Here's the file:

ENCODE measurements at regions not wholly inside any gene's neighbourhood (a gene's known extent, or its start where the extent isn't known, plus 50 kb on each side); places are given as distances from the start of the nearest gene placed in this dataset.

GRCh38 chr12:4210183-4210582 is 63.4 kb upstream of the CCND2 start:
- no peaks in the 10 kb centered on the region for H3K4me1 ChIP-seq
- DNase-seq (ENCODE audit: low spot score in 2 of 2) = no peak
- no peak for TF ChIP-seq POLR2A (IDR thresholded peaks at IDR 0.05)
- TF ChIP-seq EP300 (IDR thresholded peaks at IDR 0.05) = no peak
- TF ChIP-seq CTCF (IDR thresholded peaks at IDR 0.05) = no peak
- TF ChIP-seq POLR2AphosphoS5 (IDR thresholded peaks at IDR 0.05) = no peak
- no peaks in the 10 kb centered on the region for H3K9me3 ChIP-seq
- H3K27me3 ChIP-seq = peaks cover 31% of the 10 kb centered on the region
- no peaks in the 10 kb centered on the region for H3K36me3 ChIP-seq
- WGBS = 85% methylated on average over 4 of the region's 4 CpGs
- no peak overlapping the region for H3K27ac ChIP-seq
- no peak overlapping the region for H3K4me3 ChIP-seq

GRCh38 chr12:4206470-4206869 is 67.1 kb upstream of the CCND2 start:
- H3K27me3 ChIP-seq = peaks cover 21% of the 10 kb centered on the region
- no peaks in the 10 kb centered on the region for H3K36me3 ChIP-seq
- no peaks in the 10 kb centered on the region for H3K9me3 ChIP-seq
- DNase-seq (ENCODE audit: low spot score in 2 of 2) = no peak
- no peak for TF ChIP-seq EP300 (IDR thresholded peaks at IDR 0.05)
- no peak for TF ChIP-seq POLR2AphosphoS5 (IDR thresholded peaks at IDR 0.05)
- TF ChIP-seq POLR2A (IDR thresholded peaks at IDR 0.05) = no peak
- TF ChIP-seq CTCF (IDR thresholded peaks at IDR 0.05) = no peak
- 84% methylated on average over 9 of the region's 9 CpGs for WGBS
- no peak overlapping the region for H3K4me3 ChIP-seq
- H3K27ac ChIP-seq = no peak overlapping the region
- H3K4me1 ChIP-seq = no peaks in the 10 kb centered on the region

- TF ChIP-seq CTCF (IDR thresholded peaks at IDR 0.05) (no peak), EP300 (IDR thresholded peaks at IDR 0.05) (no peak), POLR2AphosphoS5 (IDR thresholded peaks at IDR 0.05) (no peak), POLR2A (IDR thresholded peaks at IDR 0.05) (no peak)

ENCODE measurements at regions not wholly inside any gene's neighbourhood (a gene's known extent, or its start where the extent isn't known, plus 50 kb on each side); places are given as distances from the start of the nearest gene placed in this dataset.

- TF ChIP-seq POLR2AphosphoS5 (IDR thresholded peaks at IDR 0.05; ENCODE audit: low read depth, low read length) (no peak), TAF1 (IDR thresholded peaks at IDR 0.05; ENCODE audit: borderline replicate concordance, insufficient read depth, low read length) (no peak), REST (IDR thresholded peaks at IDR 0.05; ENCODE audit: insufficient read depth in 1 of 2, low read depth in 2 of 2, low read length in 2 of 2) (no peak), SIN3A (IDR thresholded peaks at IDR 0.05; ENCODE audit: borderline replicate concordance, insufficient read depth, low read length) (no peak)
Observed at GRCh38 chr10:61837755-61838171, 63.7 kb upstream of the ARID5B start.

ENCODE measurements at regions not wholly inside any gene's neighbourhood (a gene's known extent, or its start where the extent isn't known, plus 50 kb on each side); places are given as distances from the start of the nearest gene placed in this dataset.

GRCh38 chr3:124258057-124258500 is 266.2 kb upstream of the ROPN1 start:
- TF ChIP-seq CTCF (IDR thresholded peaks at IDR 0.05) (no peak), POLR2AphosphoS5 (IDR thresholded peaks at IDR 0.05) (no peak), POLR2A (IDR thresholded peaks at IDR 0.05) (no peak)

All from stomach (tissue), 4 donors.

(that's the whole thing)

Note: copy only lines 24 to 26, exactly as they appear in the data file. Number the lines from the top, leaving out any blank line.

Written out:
- 84% methylated on average over 9 of the region's 9 CpGs for WGBS
- no peak overlapping the region for H3K4me3 ChIP-seq
- H3K27ac ChIP-seq = no peak overlapping the region